Rattled by Iran President’s tour of Africa, Israel sends FM to Kenya to boost ties
Disturbed by Iranian President Ebrahim Raesi’s successful Africa tour and Tehran’s growing clout in the continent, Israel has sent its foreign minister Eli Cohen to Kenya to meet with a number of African officials.
Cohen’s office claimed in a statement that his visit was intended to boost ties with Africa amid “the Iranian attempt to expand its activities on the continent.”
Cohen, who was on an official trip to attend a biannual coordination meeting of the African Union, met with the leader of an unnamed African county that does not have diplomatic relations with Israel, on the sidelines of the midyear summit, Hebrew-language media reported on Monday.
The regime’s foreign ministry claimed that Israel engaged in “normalization contacts with several African countries including Niger, Mali, and Mauritania.”
The Israeli foreign minister also met with Kenyan Foreign Minister Alfred Mutua and other unnamed African diplomats and officials, his office said.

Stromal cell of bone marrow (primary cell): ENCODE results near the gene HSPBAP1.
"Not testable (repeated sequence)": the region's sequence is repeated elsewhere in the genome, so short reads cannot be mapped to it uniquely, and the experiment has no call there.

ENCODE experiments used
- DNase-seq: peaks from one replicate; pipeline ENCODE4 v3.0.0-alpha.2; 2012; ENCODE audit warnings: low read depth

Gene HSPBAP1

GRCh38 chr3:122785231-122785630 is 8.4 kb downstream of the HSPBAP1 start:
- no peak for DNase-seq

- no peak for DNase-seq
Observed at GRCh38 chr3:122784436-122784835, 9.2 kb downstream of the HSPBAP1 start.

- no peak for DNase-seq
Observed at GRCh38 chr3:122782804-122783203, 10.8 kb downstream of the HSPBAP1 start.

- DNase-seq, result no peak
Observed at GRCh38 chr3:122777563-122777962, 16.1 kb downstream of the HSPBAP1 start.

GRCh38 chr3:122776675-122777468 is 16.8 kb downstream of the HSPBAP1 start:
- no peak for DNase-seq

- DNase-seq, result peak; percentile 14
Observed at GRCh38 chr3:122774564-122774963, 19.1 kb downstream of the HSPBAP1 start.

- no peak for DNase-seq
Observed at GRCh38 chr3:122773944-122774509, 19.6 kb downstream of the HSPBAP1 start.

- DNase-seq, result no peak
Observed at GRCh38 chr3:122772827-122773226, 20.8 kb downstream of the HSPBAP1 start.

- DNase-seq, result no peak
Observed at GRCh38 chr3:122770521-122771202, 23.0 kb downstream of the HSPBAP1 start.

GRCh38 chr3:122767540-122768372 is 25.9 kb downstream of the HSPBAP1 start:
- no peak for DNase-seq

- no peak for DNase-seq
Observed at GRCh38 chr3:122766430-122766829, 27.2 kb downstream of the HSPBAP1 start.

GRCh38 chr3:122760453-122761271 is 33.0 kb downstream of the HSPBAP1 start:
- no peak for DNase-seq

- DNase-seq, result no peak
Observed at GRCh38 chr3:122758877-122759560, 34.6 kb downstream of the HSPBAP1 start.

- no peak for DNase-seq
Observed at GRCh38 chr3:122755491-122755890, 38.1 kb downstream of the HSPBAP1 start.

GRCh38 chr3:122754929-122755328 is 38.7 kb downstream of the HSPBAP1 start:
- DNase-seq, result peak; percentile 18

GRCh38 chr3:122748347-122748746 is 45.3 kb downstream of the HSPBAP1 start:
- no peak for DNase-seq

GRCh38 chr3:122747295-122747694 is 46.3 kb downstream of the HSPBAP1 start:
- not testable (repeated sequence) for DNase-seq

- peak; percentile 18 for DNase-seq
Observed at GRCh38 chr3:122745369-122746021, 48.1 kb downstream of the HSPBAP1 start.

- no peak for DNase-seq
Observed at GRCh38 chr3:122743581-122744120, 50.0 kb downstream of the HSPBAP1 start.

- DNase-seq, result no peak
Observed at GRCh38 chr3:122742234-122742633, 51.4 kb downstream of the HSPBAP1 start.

Cohen accused Iran of violation of its nuclear deal, claiming Kenya’s membership on the board of the [UN’s] International Atomic Energy Agency allows it to influence the so-called “international supervision of Iran.”
Last week, President Raeisi visited Kenya and Uganda and met with Zimbabwean President Emmerson Mnangagwa who urged nations targeted by Western sanctions to band together.
The two presidents signed “a record” 12 agreements on topics ranging from energy to telecommunications, Mnangagwa said. These will help Zimbabwe access innovation and technology from Iran and envisage the creation of a tractor factory to support agricultural mechanization, he added.
The two countries also signed cooperation agreements for energy, agriculture, pharmaceuticals, and telecommunications as well as research, science and technology projects.
Iranian Foreign Ministry spokesman Nasser Kana’ani has described President Raeisi’s continental tour as “a new turning point” which could bolster economic and trade ties with African nations.